mudra samaya

 

The Vajra, or Dorje, in Guru Rinpoche’s hand, symbol of the power and energy of the liberated mind, manifesting beyond place and time, points us away from Samye…points us away from Tibet…

…to another place, another time…to the founding of another temple, this one in Tuscany, Italy, in the late 20th Century.

 

 

As someone who carried the teachings in himself and embodied the essence of the teachings, manifesting Guru Rinpoche in his own life, Norbu Rinpoche brought the teachings with him from Ti- bet when he came to the West.
And on Monte Amiata, deep in rural Tuscany, in Italy, while I filmed him with my video camera, he placed relics he had brought from Tibet in the foundations of the first temple of the Dzogchen Community, a temple that he himself designed and for which he raised the funds, mirroring, the founding of Samye in Tibet so many centuries before, and maintaining the Mudra of Samaya that he manifested in his whole life.

 

 

Inspired by the example of Norbu Rinpoche’s life of service to others, I wrote this poem of aspiration in which I make a commitment to continue to carry out – to the best of my ability – my vocation as a poet and practitioner in the face of the many difficulties that we are all encountering in the world today.

Mudra of Samaya

(Lone Voice Crying In The Wilderness)

John Shane

Deep and ancient wounds
of colonisation and slavery
scar our nation’s history
and I cannot hope
to heal them all
Yet I swear
I will make
my contribution
no matter that it might
be small

I will raise my hands to work for
the common good
– I will raise my voice
to sing

And though mine may be
a lone voice

Crying in the
Wilderness

Still I will offer up my song
– for whatever blessings
it might bring

There is so much wealth
in this land

But it is held
in too few
people’s hands

To the poverty of the many
there seems to
be no end

And I have seen
the hunger
in their children’s eyes
turn brother against brother
and friend against friend
But I swear
that we can find
another way
to solve the problems
we all face today

And I believe in my heart
that I, myself, can change
so that, together
we can start
to end the conflicts
that are tearing us apart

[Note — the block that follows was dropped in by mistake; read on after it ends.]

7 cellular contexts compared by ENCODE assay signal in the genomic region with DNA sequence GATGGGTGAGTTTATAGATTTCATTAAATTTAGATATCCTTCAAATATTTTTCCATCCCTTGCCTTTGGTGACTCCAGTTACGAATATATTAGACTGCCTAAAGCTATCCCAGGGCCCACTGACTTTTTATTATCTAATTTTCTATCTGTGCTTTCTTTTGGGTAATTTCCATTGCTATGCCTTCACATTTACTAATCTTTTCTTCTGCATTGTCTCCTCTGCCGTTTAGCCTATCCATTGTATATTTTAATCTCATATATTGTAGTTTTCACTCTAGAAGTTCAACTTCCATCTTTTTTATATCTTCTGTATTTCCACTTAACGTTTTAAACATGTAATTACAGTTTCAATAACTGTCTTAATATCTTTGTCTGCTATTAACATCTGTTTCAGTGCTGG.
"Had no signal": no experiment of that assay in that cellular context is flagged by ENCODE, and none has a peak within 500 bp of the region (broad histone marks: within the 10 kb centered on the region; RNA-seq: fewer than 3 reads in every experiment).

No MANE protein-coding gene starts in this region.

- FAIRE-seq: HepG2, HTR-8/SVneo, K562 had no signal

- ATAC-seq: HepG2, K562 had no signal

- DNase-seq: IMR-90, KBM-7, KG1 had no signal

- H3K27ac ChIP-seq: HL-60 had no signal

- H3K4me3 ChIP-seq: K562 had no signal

I will raise my hands
to work for the common good
– I will raise my voice
to sing

And though mine may be
a lone voice

Crying in the
Wilderness

Still I will offer up my song
– for whatever blessings
it might bring

Some say that for those
like you and me
there can be no
salvation

They say that we have brought
our misery down upon ourselves
And that we are the cause
of our own downfall and
damnation

But what I say is that those words
are the lies
Of those who would not have us
even dare to try
to change our nation’s present
situation

Their words are like
poison in our ears
that serve no purpose
but to add to our fears
and I will not listen to them

I will raise my hands to work
for the common good
– I will raise my voice
to sing

And though mine may be
a lone voice

Crying in the
Wilderness

Still I will offer up my song
– for whatever blessings
it might bring

So many here stare
poverty in the face
and must do their best
with little more than
the bread of their
affliction

Too many streets in our towns
are filled with those who
have lost their homes
as they struggle in this world
– their lives ground down by
unrelenting poverty
that has led them to seek
false refuge in the oblivion
of addiction

I know there is no easy way
to get from where we are today
to where we need to be

But still I pledge my heart and soul
to the journey towards our destiny

And even though I know our final
goal
may be something I myself may not
be blessed
to live long enough to see

I will raise my hands to work
for the common good
– I will raise my voice
to sing

And though mine may be
a lone voice

Crying in the
Wilderness

Still I will offer up my song
– for whatever blessings
it might bring